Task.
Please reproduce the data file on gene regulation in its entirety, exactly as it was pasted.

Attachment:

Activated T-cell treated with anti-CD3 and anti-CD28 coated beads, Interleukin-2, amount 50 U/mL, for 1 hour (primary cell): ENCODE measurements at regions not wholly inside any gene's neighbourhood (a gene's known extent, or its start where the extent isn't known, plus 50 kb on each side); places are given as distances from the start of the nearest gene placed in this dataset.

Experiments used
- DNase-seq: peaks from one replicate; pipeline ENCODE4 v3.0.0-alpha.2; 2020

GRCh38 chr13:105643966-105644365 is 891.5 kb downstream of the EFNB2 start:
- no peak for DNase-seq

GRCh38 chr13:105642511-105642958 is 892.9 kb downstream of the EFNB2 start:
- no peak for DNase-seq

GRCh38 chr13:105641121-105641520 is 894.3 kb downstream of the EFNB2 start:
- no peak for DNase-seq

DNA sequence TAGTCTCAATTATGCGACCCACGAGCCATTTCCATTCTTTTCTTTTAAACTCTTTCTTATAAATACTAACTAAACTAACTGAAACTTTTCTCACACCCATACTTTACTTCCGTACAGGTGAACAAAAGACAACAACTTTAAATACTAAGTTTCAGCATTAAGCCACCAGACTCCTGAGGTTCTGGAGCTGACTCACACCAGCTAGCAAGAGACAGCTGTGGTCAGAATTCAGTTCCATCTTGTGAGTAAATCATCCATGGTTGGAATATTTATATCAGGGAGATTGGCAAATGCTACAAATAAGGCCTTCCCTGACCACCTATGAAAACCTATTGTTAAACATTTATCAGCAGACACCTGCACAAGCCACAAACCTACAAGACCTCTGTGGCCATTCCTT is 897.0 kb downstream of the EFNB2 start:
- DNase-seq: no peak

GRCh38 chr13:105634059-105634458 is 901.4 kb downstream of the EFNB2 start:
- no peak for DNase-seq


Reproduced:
Activated T-cell treated with anti-CD3 and anti-CD28 coated beads, Interleukin-2, amount 50 U/mL, for 1 hour (primary cell): ENCODE measurements at regions not wholly inside any gene's neighbourhood (a gene's known extent, or its start where the extent isn't known, plus 50 kb on each side); places are given as distances from the start of the nearest gene placed in this dataset.

Experiments used
- DNase-seq: peaks from one replicate; pipeline ENCODE4 v3.0.0-alpha.2; 2020

GRCh38 chr13:105643966-105644365 is 891.5 kb downstream of the EFNB2 start:
- no peak for DNase-seq

GRCh38 chr13:105642511-105642958 is 892.9 kb downstream of the EFNB2 start:
- no peak for DNase-seq

GRCh38 chr13:105641121-105641520 is 894.3 kb downstream of the EFNB2 start:
- no peak for DNase-seq

DNA sequence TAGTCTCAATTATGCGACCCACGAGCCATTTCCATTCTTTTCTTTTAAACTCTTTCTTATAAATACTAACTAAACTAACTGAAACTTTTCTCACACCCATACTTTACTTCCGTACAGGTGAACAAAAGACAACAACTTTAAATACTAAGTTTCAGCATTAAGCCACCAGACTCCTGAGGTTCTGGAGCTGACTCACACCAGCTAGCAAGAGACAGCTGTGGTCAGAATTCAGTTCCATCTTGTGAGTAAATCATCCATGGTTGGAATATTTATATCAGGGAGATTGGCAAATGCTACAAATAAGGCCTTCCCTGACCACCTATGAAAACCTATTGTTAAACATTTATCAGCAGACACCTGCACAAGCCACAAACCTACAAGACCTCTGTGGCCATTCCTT is 897.0 kb downstream of the EFNB2 start:
- DNase-seq: no peak

GRCh38 chr13:105634059-105634458 is 901.4 kb downstream of the EFNB2 start:
- no peak for DNase-seq